The Polish photographer talks to us about unexpected poses and patterns which are central to his quirky, colourful imagery
Lukasz Wierzbowski discovered film photography when he began to feel exhausted during his third year studying Social Psychology. He quickly realised how playing with poses, patterns and colours in his parent's house or a nearby forest could make him extremely excited. Since then, everyday surroundings have continued to capture his imagination and have become the setting for many of his photos. Having been featured in an extensive number of exhibitions, magazines and zines around the world, we got in touch with Wierzbowski to ask him about the way he works, his sources of inspiration and how he finds the stylish old interiors he likes to shoot in...
Dazed Digital: The atmosphere of many of your photographs is defined by the interiors you shoot in. How do you find these spaces?
Lukasz Wierzbowski: Most of them are homes of my family, friends and friends of my friends. Visiting places of this kind feels like opening a treasure chest - you never know what you will find. Sometimes I ask people I barely know if they have access to retro looking apartments, or if they know somebody who would. The fact that these places are actually preserved, and not just styled to look that way, makes it a kind of time capsule. I know there still are quite a lot of places where time stopped in the 70s or 80s, usually owned by older people. Sometimes I wish I could just knock on their doors and ask them if it would be OK if I used their flats to take pictures, but I’m just too shy to do so.
DD: Who are the girls that model in your photographs?
Lukasz Wierzbowski: There is something about a certain type of attitude I’m attracted to, the daring ability to let yourself go. Beauty doesn’t have to be obvious, as I’m more than OK with any type of imperfection. My nieces were my first models and, since our first session, frequently appear in my pictures. Thanks to their outgoing behaviour and curiosity I was able to experiment with the subject of the body. Soon I started asking my friends if they would be OK with me taking photos of them. Some models are booked by agencies or stylists, some I just approach on the streets or on the Internet. Whenever I get a chance to work with someone for the first time, I ask them to forget about all their past modeling experience, to just go with the flow and enjoy the trip.
DD: When taking photographs, do you try to capture an image you already have in your mind or does it happen more spontaneously on the shoot?
Lukasz Wierzbowski: I adore working on the spot. Each shooting resembles a journey and it’s based on the connection between me, the model and the surrounding. I try to use any given situation or lightning to the advantage of the photograph. It’s about putting a twist to everyday settings, having fun with shapes and objects - playing a kind of a game with the viewer. I never make plans to shoot in advance, as I want to be inspired by the moment. That way I can catch the in-between moments, of pure and natural behaviour, as those interest me the most.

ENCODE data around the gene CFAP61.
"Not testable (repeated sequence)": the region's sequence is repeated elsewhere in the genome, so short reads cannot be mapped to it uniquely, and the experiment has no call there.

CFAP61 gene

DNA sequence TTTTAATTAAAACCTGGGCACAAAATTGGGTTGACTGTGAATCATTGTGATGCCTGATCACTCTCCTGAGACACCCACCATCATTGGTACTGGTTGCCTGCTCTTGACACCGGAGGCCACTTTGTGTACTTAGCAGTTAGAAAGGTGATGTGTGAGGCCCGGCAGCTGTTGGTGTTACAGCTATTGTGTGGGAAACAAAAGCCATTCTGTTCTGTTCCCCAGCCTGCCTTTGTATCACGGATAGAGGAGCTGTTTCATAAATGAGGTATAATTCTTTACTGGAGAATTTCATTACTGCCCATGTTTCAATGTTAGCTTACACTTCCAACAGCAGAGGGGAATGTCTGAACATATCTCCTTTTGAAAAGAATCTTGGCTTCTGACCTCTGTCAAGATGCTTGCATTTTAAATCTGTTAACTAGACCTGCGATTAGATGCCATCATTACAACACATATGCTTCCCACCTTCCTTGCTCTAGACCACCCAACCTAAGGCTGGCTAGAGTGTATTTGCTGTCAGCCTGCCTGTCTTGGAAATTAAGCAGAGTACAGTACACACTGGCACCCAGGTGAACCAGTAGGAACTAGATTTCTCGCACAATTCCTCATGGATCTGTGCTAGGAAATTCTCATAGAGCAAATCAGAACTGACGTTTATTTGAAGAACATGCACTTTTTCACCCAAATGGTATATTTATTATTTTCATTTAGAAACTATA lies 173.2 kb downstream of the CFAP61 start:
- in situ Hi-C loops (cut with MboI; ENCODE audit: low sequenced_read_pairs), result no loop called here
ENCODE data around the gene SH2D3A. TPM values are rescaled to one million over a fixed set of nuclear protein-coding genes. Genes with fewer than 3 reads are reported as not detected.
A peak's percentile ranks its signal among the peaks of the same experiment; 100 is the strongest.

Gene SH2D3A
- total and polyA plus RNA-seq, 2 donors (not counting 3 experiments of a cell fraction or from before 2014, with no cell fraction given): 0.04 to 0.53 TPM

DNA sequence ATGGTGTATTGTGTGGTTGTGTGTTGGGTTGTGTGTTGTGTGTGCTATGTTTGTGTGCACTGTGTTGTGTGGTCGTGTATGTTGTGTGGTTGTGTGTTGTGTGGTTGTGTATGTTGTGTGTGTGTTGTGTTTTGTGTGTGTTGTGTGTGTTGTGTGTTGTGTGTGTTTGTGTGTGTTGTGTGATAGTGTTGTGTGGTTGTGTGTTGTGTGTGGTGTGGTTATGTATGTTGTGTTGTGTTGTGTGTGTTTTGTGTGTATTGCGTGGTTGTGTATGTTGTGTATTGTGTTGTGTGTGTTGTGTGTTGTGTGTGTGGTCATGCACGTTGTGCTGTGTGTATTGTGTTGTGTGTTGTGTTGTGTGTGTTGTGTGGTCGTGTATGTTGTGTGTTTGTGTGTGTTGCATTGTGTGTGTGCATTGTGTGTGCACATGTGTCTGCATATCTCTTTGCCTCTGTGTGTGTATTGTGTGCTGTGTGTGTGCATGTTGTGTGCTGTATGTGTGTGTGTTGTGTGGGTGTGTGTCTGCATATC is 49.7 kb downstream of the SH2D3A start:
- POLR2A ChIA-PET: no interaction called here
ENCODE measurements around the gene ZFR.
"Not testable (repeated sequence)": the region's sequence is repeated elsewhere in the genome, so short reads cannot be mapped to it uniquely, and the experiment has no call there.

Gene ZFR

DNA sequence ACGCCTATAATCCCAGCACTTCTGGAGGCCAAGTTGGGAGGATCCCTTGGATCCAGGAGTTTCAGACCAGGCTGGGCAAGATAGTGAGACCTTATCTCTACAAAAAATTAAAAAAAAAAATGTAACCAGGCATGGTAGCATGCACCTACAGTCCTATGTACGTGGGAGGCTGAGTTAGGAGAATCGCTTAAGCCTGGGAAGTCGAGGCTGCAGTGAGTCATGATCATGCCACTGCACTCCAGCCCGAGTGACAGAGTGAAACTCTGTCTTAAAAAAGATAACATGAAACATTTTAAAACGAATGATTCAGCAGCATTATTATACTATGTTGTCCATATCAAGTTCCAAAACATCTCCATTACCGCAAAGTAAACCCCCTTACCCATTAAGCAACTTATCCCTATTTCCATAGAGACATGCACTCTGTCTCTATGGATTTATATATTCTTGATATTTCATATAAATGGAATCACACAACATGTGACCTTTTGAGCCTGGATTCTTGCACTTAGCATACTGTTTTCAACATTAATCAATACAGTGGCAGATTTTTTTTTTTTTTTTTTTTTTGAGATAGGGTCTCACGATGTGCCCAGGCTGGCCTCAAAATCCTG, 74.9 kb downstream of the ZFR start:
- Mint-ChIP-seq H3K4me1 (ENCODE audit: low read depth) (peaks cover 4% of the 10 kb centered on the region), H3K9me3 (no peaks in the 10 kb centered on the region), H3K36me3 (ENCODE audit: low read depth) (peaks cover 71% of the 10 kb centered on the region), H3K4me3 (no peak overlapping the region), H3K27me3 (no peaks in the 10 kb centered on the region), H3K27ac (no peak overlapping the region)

DD: A lot of your photos feel like fashion shoots, do you find inspiration in fashion photography?
Lukasz Wierzbowski: I find fashion to be an amazing source of inspiration. Each collaboration with a clothing designer is extremely exciting. At the same time I don’t feel that fashion shoots should necessarily show clothes in an obvious way. It can be based on a mood or little detail. I try to find the balance between all these factors.
DD: How is colour important to you? Do you style the models yourself for the shoots?
Lukasz Wierzbowski: I like playing with colours and patterns. My mother is a seamstress. Watching her buy fabrics, designing, cutting and sewing clothes was always a magic experience. Using her wardrobe seemed natural at the beginning, especially as many of clothes I found there looked much different than the popular stuff seen on the streets or TV. Later on I got access to the huge closet of a now 93-year-old amazing lady and family friend. I felt like being in the candy shop, using original pieces from the 60s, 70s and 80s. Although nowadays I very often use pieces provided by fashion designers, stylists or clothing brands, I quite often use items bought in second hand shops for my personal works.
DD: Are there any photographers who inspire your work?
Lukasz Wierzbowski: I always admired the work of Guy Bourdin, Wolfgang Tillmans or William Eggleston, but there are also many images floating around the web that become my personal favourites. The Internet is a tricky place, and sometimes it feels like everything has already been shown or done. It's filled with huge amounts of images that, instead of pleasure, gives you headache. Often I like to separate myself from all that. I find this kind of visual silence extremely relaxing and mind clearing.
DD: Your work seems to focus on the human body. Have you ever photographed objects in the same way?
Lukasz Wierzbowski: Some time ago I created a site called Magnetic Elements, which was a clumsy and eclectic scrapbook of things I witnessed every day, places I went to and experienced.
DD: What have you been working on recently?
Lukasz Wierzbowski: For the last few months I’ve been working on two books that are going to be released soon. One of them is based around a certain theme, with a working title “Mutations”, and the other one is more retrospective. I’m super excited about it, especially as a long time has passed since my last book. I’m also working on a few commissioned projects and collaborations - so there is always quite a lot going on.